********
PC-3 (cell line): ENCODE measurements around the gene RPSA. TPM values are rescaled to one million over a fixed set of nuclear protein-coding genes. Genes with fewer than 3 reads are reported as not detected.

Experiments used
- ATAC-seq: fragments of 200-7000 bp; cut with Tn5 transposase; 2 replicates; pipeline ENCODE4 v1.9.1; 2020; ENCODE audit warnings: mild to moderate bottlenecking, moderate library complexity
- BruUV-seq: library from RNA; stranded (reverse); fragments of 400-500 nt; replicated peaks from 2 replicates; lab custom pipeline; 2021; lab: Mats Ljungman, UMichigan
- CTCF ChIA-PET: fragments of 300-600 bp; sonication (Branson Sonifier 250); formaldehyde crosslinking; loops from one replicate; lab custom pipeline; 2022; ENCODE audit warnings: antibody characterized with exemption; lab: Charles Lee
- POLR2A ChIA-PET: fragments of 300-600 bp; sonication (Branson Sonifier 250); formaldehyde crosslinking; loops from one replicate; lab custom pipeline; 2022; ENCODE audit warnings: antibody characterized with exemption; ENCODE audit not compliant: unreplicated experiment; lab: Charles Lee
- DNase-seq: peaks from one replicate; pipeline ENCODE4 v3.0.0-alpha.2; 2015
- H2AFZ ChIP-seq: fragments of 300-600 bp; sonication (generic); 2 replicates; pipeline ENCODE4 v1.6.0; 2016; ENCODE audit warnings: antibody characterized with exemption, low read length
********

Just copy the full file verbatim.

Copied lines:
PC-3 (cell line): ENCODE measurements around the gene RPSA. TPM values are rescaled to one million over a fixed set of nuclear protein-coding genes. Genes with fewer than 3 reads are reported as not detected.

Experiments used
- ATAC-seq: fragments of 200-7000 bp; cut with Tn5 transposase; 2 replicates; pipeline ENCODE4 v1.9.1; 2020; ENCODE audit warnings: mild to moderate bottlenecking, moderate library complexity
- BruUV-seq: library from RNA; stranded (reverse); fragments of 400-500 nt; replicated peaks from 2 replicates; lab custom pipeline; 2021; lab: Mats Ljungman, UMichigan
- CTCF ChIA-PET: fragments of 300-600 bp; sonication (Branson Sonifier 250); formaldehyde crosslinking; loops from one replicate; lab custom pipeline; 2022; ENCODE audit warnings: antibody characterized with exemption; lab: Charles Lee
- POLR2A ChIA-PET: fragments of 300-600 bp; sonication (Branson Sonifier 250); formaldehyde crosslinking; loops from one replicate; lab custom pipeline; 2022; ENCODE audit warnings: antibody characterized with exemption; ENCODE audit not compliant: unreplicated experiment; lab: Charles Lee
- DNase-seq: peaks from one replicate; pipeline ENCODE4 v3.0.0-alpha.2; 2015
- H2AFZ ChIP-seq: fragments of 300-600 bp; sonication (generic); 2 replicates; pipeline ENCODE4 v1.6.0; 2016; ENCODE audit warnings: antibody characterized with exemption, low read length